Why is the dragon (lóng, 龙) so popular among Chinese people? Dragons are born from people’s imagination and are deeply rooted in Chinese culture. Chinese people often consider themselves 'the descendants of the dragon'. Nobody really knows where the concept of the dragon come from, and the dragon is all the more mysterious as it is a combination of many animals.
There is an ancient Chinese saying which goes: ‘A year's plan starts with spring and a day’s plan starts with early morning’.
Climbing mountains or doing exercise in the early morning during the Spring Festival is one of the traditional activities. The Eight Pieces of Brocade, or Bā duàn jin (八段锦) as it’s also known, is popular among Chinese people and has been practiced for at least a thousand years.
The 15th day of the Chinese Spring Festival holidays is celebrated as Yuán xiāo jié (元宵节) or Lantern Festival. This day also marks the end of Chinese New Year celebrations.
During Yuán xiāo jié Chinese people make colourful lanterns, solve lantern riddles and watch dragon and lion dancing. Chinese people also eat Yuan Xiao（元宵), a traditional food made of glutinous rice flour which represents family reunion. There is another Yuan Xiao performance on TV, like the Spring Festival Gala, celebrating the end of the Chinese New Year holidays.
At night, family members go out together to enjoy the full moon which means successful completion of all hopes for the year.
Bamboo holds important symbolic meaning for Chinese people as is reflected in art, literature and Chinese medicine.
Bamboo (zhún, 竹) is an evergreen plant with a hollow-hearted stem. Bamboo is one of the few plants can survive during the winter season in Northern China. Due to this unique trait, in Chinese history and literature bamboo is used as a symbol of uprightness, tenacity, elegance, and modesty. Countless historical stories, legends, poems and paintings written or painted by ancient Chinese poets and artists are metaphorically about people who exhibited the virtues of bamboo.
There are fifty-five minority groups in China and every minority has their unique festivals to celebrate.
For example, the Water Splashing Festival to mark the New Year is widely celebrated by the Dai minority and the other twenty-four Ethnic minorities in Yunnan Province, southwest of China. The festival originates from Buddhism, which believes that water is fortunate and brings good luck in the coming year. The Dai's New Year is held in the middle of April with a three-day celebration.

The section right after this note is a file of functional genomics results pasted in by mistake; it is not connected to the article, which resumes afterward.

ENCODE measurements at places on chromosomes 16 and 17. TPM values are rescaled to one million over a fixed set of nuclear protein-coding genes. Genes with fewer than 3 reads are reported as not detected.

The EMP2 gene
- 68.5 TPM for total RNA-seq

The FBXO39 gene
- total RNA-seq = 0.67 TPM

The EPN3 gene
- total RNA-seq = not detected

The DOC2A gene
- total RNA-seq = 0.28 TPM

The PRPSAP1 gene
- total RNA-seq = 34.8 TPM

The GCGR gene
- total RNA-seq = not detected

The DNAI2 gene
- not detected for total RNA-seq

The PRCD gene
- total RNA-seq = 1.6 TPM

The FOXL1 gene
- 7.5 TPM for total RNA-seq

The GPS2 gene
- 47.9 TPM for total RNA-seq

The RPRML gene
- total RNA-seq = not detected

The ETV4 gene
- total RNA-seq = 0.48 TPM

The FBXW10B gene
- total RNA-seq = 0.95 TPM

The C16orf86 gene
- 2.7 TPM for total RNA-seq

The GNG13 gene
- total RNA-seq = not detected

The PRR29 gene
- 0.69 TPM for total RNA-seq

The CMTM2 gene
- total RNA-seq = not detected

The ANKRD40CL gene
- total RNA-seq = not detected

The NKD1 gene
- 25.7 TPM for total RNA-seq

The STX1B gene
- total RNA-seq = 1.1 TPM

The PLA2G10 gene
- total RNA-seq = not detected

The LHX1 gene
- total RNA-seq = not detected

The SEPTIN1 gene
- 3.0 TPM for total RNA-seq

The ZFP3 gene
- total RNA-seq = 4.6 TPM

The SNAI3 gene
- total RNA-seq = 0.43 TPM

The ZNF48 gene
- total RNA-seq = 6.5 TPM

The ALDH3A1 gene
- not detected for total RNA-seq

Confucius Institute Chinese Director Lisa Liu is a great fan of dancing, and demonstrates the Dai minority group dance in the video below.
The Chinese tea ceremony is one of China’s most famous traditional customs, and for centuries has been integral to Chinese culture.
Chinese tea ceremony, Cha Dao in Chinese, is not simply the drinking of tea, it is the combination of brewing, smelling, drinking, and appreciating tea.
Confucius Institute teacher Cindy Chen has recorded the video below of the tea ceremony. Enjoy.
- Video guide to the Chinese tea ceremony
- More information with a step-by-step guide to the tea ceremony
Watch Huang Wenyi’s short course on tea if you’d like to learn some simple sentences relating to the tea drinking and find out more about this ancient tradition.
Guqin (gu qín, 古琴), also known as the Qin or the Chinese zither, is the most revered and prestigious instrument in China.
It has been played for over three thousand years of history. Legend claims that the origin of the instrument could be dated back to China’s pre-historic period about 5000 years ago when Fuxi, Shennong and Huang Di, the Yellow Emperor, were involved in its creation.
Among the many ways in which people maintain their health in China, moxibustion is a common practice that derives from traditional Chinese medicine.